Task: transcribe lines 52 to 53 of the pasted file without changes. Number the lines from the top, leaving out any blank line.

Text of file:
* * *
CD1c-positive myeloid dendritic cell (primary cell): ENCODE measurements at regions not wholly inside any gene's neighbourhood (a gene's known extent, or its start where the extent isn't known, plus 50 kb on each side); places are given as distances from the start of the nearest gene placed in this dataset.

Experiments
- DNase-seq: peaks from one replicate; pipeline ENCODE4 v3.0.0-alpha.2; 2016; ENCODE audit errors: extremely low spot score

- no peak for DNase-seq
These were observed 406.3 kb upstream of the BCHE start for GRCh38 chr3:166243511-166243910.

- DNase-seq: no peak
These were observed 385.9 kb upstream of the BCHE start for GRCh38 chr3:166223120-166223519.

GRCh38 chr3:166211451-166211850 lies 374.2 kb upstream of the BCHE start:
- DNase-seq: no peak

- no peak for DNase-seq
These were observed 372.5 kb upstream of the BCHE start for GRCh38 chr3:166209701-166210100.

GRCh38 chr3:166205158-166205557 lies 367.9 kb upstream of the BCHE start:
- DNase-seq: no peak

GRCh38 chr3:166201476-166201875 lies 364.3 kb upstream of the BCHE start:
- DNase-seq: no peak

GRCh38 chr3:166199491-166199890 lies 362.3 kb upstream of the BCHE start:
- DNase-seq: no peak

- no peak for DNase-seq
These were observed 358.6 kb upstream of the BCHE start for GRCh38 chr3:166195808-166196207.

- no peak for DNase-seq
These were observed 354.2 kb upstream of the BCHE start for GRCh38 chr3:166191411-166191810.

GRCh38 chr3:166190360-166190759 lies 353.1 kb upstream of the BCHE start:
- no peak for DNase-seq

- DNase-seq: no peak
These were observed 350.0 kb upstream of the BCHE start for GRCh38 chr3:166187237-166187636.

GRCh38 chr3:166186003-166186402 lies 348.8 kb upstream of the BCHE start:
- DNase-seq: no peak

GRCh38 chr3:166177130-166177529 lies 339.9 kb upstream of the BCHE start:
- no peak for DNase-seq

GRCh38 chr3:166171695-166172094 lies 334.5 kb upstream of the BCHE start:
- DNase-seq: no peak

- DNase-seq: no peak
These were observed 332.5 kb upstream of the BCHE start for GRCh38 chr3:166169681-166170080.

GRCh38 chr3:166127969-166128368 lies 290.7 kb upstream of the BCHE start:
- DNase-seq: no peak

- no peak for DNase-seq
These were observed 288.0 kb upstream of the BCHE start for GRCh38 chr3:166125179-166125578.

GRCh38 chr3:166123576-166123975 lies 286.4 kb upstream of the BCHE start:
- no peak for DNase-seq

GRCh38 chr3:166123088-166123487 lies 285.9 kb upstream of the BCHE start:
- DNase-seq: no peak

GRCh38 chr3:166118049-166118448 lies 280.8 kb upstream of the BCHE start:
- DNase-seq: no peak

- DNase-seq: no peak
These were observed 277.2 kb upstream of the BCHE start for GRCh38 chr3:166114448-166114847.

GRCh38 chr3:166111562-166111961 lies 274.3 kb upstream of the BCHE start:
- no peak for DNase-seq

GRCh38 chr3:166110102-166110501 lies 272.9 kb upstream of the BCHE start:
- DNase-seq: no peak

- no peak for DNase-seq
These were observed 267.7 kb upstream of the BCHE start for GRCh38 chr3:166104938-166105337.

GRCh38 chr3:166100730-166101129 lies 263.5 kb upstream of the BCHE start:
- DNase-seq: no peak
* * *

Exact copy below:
GRCh38 chr3:166100730-166101129 lies 263.5 kb upstream of the BCHE start:
- DNase-seq: no peak